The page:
RSS   Newsletter   Contact   Advertise with us

Hotel greenwashing dirties eco-friendly reputation

Staff writer ▼ | October 10, 2015
Hotels across the globe are increasingly encouraging guests to embrace green practices. Yet, the background story is much more complex than that.
Greenwashing
Hotel guests   The researchers surveyed over 3,000 consumers
While guests think they are supporting the environment by shutting off lights and reusing towels, they may in fact be victims of "greenwashing," a corporation's deceitful practice of promoting environmentally friendly programs while hiding ulterior motives.

Greenwashing practices, such as a sign that reads "save the planet: re-use towels," coupled with claims of corporate social responsibility, have soiled the trust of American consumers who are increasingly recognizing hotels' green claims may be self-serving. This could cause hotels to lose valuable repeat customers.

Writing in the Journal of Contemporary Hospitality Management, Washington State University hospitality researchers Imran Rahman, Jeongdoo Park and Christina Geng-qing Chi investigate the consequences of greenwashing in the lodging industry and suggest ways hotels can establish credibility in consumers' minds.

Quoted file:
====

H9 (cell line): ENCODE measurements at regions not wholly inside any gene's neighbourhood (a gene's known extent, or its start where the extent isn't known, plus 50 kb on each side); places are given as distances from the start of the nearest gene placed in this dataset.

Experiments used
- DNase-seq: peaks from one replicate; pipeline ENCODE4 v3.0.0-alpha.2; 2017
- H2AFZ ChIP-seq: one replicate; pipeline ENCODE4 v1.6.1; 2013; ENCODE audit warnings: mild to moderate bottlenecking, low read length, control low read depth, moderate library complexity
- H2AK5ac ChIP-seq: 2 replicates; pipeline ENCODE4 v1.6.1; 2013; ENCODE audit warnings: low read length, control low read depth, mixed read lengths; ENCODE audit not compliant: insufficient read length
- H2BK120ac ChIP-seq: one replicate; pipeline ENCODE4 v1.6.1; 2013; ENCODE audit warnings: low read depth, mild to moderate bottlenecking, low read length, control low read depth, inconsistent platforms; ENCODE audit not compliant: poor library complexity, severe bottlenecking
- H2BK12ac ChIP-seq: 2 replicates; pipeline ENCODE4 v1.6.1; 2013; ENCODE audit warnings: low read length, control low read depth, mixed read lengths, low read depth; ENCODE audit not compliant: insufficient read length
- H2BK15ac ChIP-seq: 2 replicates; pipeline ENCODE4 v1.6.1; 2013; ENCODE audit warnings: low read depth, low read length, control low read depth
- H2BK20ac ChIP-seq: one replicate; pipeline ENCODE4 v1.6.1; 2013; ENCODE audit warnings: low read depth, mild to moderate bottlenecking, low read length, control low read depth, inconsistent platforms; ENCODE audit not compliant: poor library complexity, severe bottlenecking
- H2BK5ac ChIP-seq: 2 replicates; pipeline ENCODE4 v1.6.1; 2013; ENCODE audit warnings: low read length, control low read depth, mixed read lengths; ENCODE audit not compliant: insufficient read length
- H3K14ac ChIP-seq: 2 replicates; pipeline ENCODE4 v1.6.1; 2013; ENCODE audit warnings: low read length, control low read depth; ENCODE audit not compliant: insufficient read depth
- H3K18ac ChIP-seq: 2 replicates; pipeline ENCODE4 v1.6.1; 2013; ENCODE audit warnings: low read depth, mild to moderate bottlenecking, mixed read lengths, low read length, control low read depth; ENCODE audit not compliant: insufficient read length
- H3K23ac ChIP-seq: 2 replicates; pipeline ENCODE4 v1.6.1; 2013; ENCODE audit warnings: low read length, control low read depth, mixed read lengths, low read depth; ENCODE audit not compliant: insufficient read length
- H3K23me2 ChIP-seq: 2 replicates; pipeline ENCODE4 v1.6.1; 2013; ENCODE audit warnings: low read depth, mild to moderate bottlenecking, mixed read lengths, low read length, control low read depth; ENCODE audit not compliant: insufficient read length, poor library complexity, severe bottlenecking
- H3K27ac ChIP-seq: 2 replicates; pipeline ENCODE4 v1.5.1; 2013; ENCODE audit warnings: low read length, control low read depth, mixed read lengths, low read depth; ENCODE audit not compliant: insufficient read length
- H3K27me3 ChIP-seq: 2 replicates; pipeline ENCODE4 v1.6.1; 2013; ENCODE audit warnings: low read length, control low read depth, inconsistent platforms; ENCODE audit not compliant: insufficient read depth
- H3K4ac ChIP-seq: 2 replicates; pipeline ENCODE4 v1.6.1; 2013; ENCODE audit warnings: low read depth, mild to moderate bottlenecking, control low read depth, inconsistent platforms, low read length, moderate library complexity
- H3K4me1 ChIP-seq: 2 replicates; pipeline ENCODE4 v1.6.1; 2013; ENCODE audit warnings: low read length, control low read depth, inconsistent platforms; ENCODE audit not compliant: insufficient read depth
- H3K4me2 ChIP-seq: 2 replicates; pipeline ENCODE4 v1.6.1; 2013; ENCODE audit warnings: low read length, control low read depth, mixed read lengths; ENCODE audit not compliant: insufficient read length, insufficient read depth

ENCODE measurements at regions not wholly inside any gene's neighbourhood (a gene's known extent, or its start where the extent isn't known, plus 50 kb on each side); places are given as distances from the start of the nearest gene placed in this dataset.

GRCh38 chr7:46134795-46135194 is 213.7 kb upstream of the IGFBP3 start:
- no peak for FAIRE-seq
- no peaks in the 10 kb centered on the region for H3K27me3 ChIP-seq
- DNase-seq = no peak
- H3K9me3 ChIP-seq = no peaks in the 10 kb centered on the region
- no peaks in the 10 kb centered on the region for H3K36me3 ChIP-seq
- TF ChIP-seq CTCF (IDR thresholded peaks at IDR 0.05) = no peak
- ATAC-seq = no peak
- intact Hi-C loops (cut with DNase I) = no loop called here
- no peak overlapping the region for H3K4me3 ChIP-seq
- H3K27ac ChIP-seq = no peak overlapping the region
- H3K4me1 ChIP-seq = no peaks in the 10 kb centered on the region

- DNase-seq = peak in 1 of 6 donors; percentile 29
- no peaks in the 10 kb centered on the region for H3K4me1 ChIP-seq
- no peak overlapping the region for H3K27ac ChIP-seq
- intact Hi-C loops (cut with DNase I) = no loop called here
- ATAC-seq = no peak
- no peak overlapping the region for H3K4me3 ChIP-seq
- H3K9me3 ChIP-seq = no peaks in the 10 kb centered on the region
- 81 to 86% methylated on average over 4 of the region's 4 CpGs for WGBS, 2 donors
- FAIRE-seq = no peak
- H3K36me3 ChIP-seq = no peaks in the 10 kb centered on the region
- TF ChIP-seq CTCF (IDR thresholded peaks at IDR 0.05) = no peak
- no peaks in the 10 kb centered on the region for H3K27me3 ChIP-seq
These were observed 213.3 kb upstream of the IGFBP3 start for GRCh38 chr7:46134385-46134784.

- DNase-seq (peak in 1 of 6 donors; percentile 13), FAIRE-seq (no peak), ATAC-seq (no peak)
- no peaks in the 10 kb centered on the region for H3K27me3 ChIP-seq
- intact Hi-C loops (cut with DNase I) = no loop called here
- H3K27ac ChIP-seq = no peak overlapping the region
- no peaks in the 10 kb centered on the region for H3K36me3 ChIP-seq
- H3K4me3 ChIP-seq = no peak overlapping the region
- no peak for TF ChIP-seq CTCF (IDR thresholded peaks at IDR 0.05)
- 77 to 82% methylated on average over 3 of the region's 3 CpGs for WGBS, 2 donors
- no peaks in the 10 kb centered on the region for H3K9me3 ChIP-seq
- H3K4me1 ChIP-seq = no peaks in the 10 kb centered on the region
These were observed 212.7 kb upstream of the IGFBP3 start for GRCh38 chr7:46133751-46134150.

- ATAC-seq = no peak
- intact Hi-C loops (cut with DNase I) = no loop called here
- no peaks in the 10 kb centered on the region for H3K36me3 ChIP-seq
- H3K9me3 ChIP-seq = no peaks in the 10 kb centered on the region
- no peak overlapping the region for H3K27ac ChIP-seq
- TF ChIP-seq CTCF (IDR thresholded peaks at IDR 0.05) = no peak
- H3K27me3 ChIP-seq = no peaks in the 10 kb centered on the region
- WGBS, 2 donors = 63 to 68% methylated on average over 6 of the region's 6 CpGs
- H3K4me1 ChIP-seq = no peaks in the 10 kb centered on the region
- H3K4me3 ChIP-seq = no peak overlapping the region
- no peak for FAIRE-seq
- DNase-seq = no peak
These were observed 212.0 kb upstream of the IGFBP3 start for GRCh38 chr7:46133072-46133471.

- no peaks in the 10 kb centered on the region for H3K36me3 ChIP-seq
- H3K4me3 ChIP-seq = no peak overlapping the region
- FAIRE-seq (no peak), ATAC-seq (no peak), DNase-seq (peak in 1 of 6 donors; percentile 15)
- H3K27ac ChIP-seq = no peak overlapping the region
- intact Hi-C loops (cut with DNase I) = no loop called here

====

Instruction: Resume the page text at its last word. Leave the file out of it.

Their paper, "Consequences of 'Greenwashing:' Consumers' Reactions to Hotels' Green Initiatives," comes at a time when as many as 79 percent of travelers worldwide agree that implementing eco-friendly practices is important to their choice of lodging. Research shows a majority are willing to boycott a company if misled.

The researchers surveyed over 3,000 consumers to see whether recognizing a hotel's hidden motive of profit caused them to be skeptical about the hotel's environmental claims and if it influenced their intention to engage in a linen reuse program or to revisit the hotel.

Since environmentally conscious guests are often willing to pay higher premiums for green hotels, the researchers also examined whether their sense of moral obligation would override skepticism and willingness to participate in a linen reuse program or revisit the hotel.

Results indicated that recognition of a self-serving motive indeed made consumers skeptical and unlikely to participate in the green practice or revisit the hotel in the future.

However, researchers found that consumers with high levels of environmental concern still felt morally obligated to participate in the hotel's green initiative, despite realizing its greenwashing tendencies.


 

MORE INSIDE POST